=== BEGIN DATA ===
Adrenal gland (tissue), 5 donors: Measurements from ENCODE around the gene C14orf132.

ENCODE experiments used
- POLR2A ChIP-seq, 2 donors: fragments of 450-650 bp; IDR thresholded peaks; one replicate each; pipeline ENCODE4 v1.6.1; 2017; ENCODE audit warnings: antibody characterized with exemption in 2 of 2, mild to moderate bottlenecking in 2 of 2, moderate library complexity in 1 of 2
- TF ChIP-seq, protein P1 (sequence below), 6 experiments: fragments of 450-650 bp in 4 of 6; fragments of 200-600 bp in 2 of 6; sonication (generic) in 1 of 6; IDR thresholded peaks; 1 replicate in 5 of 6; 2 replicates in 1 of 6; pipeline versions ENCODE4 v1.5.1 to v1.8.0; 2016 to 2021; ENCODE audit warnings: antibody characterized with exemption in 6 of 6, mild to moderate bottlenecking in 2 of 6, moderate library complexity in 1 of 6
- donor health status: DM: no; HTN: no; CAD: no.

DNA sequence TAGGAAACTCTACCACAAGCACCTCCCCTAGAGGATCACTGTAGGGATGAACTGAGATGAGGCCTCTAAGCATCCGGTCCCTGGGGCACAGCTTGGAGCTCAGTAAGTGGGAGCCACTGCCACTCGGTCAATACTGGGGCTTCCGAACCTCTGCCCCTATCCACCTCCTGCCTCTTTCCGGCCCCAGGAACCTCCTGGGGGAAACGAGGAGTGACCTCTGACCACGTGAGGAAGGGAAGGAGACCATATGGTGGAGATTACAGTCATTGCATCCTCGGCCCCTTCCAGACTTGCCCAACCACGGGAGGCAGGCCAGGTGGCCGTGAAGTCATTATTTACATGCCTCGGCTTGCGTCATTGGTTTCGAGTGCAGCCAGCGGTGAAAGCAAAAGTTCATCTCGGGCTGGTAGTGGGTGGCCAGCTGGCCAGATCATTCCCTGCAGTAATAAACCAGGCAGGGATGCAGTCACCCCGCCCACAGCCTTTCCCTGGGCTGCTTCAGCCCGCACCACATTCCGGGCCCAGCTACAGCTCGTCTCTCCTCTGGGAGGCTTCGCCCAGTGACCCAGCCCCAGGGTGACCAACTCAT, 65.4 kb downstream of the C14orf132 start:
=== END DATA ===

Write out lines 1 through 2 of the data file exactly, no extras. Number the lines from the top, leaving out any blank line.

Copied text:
Adrenal gland (tissue), 5 donors: Measurements from ENCODE around the gene C14orf132.

ENCODE experiments used